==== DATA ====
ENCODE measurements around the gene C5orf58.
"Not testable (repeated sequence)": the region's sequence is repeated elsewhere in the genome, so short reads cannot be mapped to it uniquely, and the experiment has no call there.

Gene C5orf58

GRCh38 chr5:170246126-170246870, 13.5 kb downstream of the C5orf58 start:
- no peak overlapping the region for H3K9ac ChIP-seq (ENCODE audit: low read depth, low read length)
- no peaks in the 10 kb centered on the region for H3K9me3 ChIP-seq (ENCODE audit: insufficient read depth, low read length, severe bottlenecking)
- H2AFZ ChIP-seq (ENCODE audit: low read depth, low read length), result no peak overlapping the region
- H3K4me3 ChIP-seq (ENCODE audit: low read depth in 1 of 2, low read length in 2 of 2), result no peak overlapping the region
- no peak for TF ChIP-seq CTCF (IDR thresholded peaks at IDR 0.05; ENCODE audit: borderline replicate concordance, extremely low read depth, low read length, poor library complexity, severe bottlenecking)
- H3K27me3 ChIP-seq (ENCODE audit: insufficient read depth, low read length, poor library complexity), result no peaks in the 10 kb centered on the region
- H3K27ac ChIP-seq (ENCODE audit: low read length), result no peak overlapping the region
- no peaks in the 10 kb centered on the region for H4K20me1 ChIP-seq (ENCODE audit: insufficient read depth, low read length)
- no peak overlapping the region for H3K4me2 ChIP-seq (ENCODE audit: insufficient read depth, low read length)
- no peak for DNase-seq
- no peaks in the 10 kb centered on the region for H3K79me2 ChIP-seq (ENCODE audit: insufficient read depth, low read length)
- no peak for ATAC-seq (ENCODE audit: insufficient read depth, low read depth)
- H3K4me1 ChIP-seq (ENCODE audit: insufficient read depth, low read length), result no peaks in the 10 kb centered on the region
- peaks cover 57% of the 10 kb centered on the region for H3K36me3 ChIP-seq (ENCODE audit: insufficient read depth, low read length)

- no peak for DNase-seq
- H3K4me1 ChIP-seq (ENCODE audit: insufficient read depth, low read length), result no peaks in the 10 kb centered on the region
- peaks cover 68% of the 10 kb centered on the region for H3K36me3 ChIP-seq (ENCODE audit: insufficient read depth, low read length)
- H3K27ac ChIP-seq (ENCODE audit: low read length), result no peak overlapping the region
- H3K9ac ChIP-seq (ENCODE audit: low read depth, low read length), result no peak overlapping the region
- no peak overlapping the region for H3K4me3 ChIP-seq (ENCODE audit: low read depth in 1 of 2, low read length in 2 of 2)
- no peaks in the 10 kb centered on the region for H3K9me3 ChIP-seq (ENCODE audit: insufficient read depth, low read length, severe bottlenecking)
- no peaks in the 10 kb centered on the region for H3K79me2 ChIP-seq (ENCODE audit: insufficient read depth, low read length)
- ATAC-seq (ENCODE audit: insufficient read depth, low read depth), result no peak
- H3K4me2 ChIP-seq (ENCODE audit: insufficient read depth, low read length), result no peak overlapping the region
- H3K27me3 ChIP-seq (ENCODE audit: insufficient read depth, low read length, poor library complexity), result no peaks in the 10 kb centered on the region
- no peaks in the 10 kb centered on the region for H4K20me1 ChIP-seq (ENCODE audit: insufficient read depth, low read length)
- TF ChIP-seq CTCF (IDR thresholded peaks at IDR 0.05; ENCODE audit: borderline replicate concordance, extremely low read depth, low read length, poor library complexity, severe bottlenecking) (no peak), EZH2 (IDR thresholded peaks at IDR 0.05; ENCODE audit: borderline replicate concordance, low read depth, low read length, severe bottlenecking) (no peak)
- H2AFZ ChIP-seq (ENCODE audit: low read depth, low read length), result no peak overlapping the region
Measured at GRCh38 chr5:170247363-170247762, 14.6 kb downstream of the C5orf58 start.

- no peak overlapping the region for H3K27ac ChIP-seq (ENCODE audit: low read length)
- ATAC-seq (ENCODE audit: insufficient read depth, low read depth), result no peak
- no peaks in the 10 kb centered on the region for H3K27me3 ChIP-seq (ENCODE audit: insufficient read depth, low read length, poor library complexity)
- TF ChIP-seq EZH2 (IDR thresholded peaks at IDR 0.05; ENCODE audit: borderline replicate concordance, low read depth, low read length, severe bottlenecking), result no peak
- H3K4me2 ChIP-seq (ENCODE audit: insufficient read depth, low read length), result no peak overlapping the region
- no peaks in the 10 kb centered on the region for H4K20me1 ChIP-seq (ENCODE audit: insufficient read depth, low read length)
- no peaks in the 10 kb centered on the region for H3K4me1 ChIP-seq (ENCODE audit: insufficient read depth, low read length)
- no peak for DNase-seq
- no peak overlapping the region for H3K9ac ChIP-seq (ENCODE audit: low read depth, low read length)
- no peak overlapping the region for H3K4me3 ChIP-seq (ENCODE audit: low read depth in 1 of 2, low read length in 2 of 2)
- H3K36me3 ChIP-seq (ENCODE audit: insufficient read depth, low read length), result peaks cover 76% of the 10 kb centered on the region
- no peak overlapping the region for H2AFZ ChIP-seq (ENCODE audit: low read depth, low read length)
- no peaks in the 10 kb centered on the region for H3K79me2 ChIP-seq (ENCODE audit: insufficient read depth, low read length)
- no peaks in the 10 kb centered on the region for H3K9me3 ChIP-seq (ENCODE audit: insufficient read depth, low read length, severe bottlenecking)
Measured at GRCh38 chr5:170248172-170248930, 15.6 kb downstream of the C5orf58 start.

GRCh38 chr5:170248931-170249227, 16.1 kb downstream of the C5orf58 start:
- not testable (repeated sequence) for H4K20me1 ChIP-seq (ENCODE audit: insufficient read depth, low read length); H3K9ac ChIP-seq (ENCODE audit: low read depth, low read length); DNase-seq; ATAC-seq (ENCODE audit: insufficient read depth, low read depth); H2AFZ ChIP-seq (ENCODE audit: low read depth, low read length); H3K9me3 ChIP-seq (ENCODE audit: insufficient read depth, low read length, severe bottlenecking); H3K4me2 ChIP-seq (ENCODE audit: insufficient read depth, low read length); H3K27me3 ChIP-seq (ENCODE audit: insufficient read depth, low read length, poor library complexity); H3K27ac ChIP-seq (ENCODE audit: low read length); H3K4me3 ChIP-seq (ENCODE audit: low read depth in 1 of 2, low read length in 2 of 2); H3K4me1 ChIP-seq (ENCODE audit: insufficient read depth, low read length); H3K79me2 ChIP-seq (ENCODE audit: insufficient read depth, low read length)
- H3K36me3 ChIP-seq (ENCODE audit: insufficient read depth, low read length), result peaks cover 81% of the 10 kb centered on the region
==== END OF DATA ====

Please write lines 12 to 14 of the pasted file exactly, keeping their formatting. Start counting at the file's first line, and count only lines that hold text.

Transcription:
- no peaks in the 10 kb centered on the region for H4K20me1 ChIP-seq (ENCODE audit: insufficient read depth, low read length)
- no peak overlapping the region for H3K4me2 ChIP-seq (ENCODE audit: insufficient read depth, low read length)
- no peak for DNase-seq